American President, Barack Obama, ordered the release of $35 million worth of U.S. military and defense assistance to France which has been backing the military of Chad, Niger and Mali in the fight against the terrorist group “Boko Haram”, ignoring Nigeria who have been at the center stage of the fight for a couple of years now.
A statement from the White House said, the United States leader granted France the support to enable them secure the three French-speaking African nations, who all share borders with Nigeria.
In the White House statement, President Obama gave authority to US Secretary of State, John Kerry, to facilitate the US assistance to Mali, Niger and Chad.
“By the authority vested in me as President by the Constitution and the laws of the United States of America, including section 301 of title 3, United States Code, I hereby delegate to the Secretary of State the authority under section 506(a)(1) of the Foreign Assistance Act of 1961 to direct the drawdown of up to $35 million in defense services of the Department of Defense to provide assistance to France in its efforts to secure Mali, Niger, and Chad from terrorists and violent extremists, and to make the determinations required under such section to direct such a drawdown,” the statement said.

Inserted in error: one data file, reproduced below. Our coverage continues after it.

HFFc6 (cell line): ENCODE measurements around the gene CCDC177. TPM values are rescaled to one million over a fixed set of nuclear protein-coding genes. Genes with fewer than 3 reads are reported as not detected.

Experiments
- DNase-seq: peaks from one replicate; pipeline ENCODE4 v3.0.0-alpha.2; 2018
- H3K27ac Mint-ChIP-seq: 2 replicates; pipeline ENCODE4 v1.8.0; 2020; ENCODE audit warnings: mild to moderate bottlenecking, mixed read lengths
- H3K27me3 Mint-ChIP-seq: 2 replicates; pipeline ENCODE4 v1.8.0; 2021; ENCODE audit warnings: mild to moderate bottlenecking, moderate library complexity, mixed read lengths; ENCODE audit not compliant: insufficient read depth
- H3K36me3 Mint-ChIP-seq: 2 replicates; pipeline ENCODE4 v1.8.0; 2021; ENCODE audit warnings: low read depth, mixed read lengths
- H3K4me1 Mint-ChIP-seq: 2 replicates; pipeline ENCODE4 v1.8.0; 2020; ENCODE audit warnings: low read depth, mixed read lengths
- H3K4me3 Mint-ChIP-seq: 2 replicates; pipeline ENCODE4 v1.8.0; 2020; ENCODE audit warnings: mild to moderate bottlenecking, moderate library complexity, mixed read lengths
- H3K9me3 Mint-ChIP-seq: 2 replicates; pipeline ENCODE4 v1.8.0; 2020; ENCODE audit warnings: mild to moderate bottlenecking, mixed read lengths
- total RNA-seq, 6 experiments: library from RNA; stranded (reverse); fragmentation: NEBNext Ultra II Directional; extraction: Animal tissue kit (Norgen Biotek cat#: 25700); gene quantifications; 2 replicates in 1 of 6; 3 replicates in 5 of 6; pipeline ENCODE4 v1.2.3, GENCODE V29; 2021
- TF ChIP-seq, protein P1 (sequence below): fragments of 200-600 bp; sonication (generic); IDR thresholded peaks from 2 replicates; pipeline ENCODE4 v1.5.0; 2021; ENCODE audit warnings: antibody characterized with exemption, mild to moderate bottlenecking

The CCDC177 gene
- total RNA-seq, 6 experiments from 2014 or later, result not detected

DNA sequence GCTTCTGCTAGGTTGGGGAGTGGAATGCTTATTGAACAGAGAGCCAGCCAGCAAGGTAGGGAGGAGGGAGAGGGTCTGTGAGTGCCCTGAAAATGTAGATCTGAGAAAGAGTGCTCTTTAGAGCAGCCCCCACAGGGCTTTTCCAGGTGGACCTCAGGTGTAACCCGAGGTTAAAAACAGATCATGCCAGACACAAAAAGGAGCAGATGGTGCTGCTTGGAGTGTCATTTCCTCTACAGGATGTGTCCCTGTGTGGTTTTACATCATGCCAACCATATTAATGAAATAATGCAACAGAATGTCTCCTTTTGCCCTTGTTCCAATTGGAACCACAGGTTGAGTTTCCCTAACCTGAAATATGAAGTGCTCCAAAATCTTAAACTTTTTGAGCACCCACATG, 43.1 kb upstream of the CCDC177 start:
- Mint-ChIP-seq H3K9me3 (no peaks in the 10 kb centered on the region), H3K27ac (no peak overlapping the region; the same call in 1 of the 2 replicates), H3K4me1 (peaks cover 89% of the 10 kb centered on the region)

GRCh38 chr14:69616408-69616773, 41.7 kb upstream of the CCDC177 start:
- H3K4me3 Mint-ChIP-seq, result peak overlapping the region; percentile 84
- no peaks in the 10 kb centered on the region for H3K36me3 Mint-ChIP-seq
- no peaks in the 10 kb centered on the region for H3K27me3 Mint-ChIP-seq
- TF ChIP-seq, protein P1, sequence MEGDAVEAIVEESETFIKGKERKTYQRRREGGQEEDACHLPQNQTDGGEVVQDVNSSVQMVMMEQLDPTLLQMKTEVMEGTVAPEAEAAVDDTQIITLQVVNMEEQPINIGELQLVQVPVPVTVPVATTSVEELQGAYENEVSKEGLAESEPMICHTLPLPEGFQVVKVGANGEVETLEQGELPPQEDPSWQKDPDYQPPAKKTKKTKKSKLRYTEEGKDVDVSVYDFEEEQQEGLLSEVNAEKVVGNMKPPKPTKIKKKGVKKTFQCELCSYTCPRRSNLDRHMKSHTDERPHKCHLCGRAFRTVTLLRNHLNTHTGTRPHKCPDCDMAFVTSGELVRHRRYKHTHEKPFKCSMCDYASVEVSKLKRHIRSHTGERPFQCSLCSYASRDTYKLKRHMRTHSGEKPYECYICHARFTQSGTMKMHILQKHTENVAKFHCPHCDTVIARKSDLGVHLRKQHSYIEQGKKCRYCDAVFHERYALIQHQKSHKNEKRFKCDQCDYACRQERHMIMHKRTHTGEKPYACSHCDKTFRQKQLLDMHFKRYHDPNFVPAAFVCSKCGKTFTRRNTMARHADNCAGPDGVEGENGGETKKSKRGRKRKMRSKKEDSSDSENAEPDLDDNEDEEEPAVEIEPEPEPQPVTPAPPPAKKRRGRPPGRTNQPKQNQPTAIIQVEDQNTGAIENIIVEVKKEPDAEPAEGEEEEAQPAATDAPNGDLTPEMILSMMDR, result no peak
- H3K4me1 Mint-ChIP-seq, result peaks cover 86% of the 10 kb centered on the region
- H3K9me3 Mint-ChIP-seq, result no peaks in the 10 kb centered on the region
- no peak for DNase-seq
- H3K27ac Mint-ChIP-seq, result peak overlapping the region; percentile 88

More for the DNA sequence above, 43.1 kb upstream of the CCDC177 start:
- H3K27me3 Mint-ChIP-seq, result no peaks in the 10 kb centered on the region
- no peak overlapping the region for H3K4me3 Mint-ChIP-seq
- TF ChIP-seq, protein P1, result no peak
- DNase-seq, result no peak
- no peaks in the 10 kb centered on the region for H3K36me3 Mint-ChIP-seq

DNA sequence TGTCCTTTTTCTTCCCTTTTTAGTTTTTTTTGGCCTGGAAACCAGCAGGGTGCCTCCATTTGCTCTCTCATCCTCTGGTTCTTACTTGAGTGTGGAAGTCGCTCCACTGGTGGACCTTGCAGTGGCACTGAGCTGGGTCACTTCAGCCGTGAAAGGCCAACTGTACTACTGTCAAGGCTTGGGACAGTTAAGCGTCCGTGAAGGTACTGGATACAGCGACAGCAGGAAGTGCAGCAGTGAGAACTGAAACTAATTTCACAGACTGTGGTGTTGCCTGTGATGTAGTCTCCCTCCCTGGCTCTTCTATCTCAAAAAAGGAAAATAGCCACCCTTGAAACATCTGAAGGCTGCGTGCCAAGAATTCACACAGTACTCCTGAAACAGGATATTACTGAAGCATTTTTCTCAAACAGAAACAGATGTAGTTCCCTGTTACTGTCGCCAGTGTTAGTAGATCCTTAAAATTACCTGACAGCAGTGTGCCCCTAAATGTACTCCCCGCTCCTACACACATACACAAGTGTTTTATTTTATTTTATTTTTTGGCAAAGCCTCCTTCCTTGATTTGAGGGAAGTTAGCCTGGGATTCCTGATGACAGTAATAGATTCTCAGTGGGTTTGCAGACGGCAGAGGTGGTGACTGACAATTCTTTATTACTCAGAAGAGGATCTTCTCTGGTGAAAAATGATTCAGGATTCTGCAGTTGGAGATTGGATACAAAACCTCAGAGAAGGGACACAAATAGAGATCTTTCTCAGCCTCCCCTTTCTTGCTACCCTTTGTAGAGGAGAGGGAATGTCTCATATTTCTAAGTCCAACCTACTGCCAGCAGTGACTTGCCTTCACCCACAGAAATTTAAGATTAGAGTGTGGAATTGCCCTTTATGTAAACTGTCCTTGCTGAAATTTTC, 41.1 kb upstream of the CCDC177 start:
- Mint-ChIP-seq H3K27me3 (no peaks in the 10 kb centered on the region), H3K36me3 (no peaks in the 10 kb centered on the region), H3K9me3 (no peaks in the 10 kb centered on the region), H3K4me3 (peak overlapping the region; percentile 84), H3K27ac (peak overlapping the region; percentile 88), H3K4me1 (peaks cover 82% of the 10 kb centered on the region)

In light of this, it is obvious that the omission is seen as another fallout of relations between Nigeria and the United States over the Boko Haram war.
The US government denied Nigeria the sales of US-made Cobra fighter-helicopters. New information now have revealed that the sales were coming from Israel which had okayed the deal from its own inventory, but needed US approval since the fighter-helicopters were from America. In response to this, it would be remembered that Nigeria suspended a military training with the U.S. in 2014 after the Americans repeatedly blocked its effort to buy arms to fight Boko Haram.
The Israeli government under the terms of the US assistance cannot transfer the military helicopter to another foreign country except the US government approved it.
The United States had criticized the Nigerian military’s human rights record and its handling of the Boko Haram crisis, particular the search for over 200 schoolgirls abducted by the group, from Chibok, Borno State.
With the current administration winding down in less than a month, the American government now appears ready to work/provide improved assistance to Nigeria in the fight against Boko Haram, once the president-elect Gen. Muhammadu Buhari (rtd) resumes office come May 29.